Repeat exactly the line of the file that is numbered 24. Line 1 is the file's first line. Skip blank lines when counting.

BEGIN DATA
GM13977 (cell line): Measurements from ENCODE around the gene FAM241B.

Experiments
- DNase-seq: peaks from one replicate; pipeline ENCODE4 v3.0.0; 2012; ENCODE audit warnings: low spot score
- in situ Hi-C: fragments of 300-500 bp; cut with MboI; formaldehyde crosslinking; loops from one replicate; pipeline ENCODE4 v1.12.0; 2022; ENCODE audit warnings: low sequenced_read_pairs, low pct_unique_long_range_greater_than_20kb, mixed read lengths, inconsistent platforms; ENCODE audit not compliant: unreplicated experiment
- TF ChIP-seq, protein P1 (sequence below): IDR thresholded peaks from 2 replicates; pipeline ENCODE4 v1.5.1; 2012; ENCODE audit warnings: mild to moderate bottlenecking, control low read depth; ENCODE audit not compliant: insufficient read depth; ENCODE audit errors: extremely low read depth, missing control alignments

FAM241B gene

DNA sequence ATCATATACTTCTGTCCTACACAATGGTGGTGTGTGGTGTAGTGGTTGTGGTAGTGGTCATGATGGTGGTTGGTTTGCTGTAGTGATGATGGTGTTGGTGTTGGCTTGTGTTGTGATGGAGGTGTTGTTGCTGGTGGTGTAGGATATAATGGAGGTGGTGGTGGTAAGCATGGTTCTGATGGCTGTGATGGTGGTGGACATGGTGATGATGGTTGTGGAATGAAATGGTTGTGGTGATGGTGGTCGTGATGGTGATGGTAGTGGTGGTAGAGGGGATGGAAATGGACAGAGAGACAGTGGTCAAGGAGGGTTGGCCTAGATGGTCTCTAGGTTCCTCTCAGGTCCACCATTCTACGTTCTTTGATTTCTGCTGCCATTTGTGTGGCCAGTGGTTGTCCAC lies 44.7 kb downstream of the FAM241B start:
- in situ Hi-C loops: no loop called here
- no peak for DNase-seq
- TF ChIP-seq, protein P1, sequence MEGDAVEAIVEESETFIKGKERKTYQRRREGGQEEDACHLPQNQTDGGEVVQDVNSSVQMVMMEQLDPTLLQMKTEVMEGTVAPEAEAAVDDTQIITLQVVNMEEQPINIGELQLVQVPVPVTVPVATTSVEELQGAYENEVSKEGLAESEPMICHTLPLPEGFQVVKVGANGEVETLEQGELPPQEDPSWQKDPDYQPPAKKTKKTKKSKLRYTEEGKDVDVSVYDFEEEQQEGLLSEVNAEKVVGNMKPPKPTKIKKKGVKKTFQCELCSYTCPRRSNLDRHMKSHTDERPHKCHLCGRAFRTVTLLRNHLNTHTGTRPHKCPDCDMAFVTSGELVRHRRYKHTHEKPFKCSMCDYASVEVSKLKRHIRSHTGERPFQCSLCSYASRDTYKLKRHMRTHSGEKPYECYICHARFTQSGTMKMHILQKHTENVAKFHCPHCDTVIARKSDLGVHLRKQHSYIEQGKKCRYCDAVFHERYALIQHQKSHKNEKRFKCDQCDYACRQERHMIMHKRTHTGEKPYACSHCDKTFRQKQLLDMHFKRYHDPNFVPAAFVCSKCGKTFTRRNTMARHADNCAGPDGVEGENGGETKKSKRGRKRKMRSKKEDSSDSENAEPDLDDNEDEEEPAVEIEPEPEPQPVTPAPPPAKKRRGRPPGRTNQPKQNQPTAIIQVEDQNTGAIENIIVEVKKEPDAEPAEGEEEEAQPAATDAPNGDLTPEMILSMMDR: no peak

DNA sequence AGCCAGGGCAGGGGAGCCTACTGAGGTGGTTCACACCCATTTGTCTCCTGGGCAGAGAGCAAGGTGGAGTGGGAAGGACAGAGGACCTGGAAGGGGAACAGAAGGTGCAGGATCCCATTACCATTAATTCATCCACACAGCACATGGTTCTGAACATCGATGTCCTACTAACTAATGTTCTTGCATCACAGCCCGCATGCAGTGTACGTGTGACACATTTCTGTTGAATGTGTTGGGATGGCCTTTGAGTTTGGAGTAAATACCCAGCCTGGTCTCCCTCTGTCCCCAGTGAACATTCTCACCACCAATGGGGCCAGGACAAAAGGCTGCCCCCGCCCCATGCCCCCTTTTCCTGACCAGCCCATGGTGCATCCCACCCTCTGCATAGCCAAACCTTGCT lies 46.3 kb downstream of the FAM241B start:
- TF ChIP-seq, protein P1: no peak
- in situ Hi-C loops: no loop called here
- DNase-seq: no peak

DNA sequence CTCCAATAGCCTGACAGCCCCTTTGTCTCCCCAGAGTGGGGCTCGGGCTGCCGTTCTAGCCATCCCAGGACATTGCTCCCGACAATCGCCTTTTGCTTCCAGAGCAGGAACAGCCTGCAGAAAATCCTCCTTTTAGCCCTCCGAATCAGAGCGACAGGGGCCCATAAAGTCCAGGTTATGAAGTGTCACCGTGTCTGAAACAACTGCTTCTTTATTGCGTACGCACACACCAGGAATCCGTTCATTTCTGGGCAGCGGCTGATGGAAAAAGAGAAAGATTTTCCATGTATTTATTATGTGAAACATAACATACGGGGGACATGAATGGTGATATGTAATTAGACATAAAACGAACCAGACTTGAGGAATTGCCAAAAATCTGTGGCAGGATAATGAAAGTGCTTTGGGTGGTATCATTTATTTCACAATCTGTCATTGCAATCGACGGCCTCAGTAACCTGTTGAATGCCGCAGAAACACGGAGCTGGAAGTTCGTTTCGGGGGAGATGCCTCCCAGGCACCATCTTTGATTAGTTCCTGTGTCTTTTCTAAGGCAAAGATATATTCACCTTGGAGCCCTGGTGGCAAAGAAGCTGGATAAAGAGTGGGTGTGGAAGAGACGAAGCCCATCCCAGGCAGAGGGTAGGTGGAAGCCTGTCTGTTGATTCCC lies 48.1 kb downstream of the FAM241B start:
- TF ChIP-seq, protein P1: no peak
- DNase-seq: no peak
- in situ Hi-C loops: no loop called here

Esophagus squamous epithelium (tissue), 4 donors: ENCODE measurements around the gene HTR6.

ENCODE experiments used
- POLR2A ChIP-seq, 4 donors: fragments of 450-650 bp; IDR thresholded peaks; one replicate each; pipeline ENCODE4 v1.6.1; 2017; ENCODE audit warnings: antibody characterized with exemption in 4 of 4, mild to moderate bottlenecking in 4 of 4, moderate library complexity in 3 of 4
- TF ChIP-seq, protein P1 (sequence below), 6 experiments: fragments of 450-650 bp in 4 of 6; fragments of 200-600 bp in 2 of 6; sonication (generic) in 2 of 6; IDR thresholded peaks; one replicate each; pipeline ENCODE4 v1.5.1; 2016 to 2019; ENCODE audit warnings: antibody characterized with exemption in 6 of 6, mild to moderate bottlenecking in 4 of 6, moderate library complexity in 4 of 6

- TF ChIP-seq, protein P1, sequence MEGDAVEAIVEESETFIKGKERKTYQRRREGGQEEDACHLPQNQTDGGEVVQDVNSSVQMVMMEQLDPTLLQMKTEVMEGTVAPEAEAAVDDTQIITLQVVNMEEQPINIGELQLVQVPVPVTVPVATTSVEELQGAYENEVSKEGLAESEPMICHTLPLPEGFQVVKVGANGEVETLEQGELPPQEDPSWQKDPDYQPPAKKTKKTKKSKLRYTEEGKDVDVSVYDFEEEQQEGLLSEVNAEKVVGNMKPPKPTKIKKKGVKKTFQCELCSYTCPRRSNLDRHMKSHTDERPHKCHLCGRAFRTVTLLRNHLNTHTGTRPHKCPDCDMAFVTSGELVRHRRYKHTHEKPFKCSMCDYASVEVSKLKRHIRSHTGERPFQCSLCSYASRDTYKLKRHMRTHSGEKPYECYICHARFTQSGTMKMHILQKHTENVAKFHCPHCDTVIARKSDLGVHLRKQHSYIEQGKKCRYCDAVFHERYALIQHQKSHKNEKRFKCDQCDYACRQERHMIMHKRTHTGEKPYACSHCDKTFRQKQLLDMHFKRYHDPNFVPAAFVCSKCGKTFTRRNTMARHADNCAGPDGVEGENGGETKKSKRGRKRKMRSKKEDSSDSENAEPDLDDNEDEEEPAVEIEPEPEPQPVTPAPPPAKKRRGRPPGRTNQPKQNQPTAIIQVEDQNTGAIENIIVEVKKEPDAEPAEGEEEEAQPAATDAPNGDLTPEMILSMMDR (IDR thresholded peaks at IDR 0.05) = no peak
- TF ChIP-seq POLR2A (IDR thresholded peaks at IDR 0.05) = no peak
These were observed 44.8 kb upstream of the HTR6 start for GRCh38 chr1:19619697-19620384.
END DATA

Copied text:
- TF ChIP-seq POLR2A (IDR thresholded peaks at IDR 0.05) = no peak